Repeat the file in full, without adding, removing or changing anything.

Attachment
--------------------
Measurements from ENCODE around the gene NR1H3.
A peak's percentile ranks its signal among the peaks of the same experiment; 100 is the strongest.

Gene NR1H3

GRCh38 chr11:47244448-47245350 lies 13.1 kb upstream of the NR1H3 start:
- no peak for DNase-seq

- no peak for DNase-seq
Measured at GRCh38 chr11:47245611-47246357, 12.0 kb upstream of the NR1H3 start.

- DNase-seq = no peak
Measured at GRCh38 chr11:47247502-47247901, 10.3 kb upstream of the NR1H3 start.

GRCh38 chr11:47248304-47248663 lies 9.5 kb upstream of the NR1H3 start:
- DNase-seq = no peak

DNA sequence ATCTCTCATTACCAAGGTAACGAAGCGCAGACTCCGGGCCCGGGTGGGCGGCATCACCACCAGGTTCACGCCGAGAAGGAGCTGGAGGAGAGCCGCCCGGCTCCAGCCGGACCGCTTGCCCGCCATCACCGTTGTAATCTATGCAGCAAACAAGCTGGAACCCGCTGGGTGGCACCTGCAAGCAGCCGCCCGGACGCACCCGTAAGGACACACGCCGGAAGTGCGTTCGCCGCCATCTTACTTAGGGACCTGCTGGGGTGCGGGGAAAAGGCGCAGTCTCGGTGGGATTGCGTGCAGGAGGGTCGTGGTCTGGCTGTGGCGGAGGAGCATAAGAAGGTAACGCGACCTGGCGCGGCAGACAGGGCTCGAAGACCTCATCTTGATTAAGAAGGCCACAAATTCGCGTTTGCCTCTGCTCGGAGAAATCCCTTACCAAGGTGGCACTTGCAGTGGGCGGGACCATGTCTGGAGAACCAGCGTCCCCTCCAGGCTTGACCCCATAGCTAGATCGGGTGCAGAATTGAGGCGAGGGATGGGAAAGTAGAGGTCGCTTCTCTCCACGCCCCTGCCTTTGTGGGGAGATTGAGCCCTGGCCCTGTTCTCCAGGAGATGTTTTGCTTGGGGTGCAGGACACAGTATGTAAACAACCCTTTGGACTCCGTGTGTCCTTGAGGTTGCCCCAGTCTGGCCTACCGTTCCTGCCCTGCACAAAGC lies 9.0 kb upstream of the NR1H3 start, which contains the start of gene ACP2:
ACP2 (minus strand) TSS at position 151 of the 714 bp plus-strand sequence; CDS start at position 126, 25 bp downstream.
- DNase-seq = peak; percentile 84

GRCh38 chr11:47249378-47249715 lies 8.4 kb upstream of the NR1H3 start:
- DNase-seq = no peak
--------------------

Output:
Measurements from ENCODE around the gene NR1H3.
A peak's percentile ranks its signal among the peaks of the same experiment; 100 is the strongest.

Gene NR1H3

GRCh38 chr11:47244448-47245350 lies 13.1 kb upstream of the NR1H3 start:
- no peak for DNase-seq

- no peak for DNase-seq
Measured at GRCh38 chr11:47245611-47246357, 12.0 kb upstream of the NR1H3 start.

- DNase-seq = no peak
Measured at GRCh38 chr11:47247502-47247901, 10.3 kb upstream of the NR1H3 start.

GRCh38 chr11:47248304-47248663 lies 9.5 kb upstream of the NR1H3 start:
- DNase-seq = no peak

DNA sequence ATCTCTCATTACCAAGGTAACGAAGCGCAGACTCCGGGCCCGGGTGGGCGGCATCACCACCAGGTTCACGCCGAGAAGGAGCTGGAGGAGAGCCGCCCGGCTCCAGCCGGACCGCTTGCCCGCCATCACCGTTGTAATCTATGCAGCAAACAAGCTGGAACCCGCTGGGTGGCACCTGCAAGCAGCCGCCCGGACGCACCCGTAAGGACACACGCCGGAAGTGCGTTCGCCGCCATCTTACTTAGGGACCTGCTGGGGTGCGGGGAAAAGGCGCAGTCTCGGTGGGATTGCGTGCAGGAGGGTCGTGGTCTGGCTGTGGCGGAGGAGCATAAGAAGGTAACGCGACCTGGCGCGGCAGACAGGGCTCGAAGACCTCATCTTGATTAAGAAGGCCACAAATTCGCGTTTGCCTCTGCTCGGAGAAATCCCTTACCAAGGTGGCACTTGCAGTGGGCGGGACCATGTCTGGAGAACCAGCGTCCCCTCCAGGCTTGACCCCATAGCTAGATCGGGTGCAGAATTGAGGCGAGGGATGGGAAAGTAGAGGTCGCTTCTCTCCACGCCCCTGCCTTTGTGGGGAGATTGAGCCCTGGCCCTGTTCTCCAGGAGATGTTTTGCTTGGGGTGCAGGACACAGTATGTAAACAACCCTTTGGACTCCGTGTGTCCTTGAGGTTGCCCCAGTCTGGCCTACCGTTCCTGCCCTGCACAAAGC lies 9.0 kb upstream of the NR1H3 start, which contains the start of gene ACP2:
ACP2 (minus strand) TSS at position 151 of the 714 bp plus-strand sequence; CDS start at position 126, 25 bp downstream.
- DNase-seq = peak; percentile 84

GRCh38 chr11:47249378-47249715 lies 8.4 kb upstream of the NR1H3 start:
- DNase-seq = no peak